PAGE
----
BUSINESS
11/20/2019 16:54 EST | Updated 11/20/2019 17:01 EST

Canadian Rental Rates Jump By Most In 28 Years In Latest Inflation Data

Mortgage payments were the single largest contributor to the rise in consumer prices over the past year.

Anatoli Igolkin via Getty Images
A condo complex in Montreal's Griffintown neighbourhood. The city has seen among the fastest spikes in rental rates in the country, according to Statistics Canada.

MONTREAL ― Canadian inflation is steady and close to the 2-per-cent mark policymakers want, but while the cost of gasoline has fallen sharply, the cost of shelter has been hitting uncomfortable highs.

Statistics Canada reported on Wednesday that the average cost of rental accommodation nationwide was 3.6 per cent higher in October than it was a year earlier.

“That’s the fastest annual increase in rental fees since 1991,” Bank of Montreal chief economist Doug Porter wrote in a client note.

Watch: What’s the solution to skyrocketing rents in Canada? Story continues below.

 

Renters aren’t the only ones feeling the pressure these days. Mortgage interest payments were the largest contributor to the rise in consumer prices this month, CIBC economist Royce Mendes noted.

Home loan interest payments rose 7 per cent in the 12 months leading up to October, helping to explain a spike in the number of consumers going bust over that time, but Mendes sees some relief on the horizon thanks to falling interest rates earlier this year.

“There should be a slight offset coming from mortgage interest costs,” he wrote in a client note.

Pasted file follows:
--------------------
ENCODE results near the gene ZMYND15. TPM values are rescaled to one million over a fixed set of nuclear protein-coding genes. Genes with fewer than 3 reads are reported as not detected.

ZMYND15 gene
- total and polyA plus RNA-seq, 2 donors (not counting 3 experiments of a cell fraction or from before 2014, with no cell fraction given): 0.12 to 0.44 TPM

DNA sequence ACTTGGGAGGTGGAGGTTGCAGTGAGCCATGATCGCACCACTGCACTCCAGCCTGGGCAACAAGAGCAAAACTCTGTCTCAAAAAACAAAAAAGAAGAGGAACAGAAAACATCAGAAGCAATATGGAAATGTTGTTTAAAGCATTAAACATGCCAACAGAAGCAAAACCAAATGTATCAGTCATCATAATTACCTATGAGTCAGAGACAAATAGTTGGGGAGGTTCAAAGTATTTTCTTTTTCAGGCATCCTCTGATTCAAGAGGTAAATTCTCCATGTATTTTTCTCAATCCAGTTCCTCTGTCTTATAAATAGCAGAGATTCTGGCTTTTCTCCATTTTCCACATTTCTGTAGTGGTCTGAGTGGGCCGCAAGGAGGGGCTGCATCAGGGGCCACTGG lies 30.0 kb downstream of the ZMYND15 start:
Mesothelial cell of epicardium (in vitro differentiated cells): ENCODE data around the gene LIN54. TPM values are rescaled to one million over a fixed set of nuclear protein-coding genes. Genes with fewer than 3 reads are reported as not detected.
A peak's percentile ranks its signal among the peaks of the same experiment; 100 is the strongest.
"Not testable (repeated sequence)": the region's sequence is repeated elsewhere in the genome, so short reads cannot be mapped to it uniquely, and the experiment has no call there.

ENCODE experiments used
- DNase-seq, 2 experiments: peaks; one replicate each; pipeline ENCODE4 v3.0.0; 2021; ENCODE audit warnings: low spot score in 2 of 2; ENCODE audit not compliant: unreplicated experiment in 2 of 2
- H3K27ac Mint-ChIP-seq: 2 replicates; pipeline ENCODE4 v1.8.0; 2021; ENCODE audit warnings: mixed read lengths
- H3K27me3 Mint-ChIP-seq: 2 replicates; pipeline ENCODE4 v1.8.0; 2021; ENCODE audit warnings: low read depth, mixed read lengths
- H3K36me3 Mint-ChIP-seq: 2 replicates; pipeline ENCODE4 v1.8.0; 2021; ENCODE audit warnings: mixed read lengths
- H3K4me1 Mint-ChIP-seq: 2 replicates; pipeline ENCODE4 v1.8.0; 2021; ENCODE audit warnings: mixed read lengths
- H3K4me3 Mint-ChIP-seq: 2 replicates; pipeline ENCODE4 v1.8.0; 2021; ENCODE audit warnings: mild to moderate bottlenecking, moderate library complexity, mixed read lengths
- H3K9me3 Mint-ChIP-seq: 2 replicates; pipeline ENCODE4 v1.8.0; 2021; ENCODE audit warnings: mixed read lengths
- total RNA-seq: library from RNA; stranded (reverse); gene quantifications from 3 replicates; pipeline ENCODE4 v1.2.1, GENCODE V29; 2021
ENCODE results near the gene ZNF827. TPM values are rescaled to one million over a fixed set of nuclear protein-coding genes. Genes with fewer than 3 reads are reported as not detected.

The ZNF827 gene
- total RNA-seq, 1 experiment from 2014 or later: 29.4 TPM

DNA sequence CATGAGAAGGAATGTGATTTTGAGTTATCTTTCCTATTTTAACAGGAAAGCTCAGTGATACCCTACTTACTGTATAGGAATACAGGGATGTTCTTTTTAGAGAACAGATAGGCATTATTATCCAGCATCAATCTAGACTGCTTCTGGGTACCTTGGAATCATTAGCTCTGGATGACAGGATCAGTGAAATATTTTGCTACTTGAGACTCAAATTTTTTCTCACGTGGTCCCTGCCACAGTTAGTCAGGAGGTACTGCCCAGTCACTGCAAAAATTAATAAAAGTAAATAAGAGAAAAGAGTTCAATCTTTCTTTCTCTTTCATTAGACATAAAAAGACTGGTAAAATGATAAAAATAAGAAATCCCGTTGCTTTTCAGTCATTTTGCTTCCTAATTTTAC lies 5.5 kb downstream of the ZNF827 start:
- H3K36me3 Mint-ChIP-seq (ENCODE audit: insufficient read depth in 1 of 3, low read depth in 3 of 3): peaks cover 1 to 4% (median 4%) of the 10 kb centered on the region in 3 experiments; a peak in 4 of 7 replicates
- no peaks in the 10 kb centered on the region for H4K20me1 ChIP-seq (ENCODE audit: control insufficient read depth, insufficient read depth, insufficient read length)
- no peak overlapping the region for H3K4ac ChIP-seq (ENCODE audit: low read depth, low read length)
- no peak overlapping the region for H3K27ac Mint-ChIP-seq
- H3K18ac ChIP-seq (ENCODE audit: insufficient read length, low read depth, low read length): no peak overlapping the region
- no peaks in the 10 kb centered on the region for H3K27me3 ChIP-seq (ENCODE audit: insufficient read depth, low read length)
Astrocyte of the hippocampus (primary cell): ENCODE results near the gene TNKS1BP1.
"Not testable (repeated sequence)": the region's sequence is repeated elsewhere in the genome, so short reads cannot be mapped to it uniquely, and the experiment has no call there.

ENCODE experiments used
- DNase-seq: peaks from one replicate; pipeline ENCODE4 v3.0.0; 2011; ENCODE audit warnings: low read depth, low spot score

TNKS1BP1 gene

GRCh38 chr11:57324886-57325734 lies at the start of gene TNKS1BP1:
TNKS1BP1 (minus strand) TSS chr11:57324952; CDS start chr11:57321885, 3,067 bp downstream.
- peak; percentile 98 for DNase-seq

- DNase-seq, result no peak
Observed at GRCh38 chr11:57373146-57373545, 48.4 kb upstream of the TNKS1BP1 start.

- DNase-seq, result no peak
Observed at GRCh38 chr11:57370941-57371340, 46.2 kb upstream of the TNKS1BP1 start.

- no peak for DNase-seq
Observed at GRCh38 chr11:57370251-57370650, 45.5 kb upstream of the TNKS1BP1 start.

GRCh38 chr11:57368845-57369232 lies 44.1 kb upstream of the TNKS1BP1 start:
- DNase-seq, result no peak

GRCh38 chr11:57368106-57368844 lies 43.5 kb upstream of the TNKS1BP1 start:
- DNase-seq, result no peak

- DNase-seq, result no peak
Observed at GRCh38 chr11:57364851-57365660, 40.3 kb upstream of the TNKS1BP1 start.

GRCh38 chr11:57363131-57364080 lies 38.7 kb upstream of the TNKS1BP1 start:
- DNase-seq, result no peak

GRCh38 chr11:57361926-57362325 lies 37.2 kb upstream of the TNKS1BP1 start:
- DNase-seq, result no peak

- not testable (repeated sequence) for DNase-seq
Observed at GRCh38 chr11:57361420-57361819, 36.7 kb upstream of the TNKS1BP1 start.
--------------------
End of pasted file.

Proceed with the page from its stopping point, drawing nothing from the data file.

HuffPost/Statistics Canada
Statistics Canada's rental accommodation price index shows that Canada's largest metro areas ― Toronto, Montreal and Vancouver ― have seen the largest increases in rents, while rents have fallen in Saskatoon and many cities in Eastern Canada.

But thanks to falling prices in other categories — particularly gasoline, which is 6.7 per cent cheaper than a year ago — Canada’s overall inflation rate hasn’t moved much. Prices are 1.9 per cent higher than a year ago, the same reading as last month.

“Even at 1.9 per cent, Canada continues to post one of the higher inflation rates among advanced economies,” Porter noted.

That’s why Canada also has among the highest interest rates in the developed world today — and experts say with inflation running this strong, that’s unlikely to change.

Inflation is “one reason the (Bank of Canada) hasn’t been as eager to provide (interest) rate cuts similar to those seen in the U.S.,” Mendes wrote.  “But if growth numbers continue to disappoint, there could still be a Canadian rate cut coming in the new year.”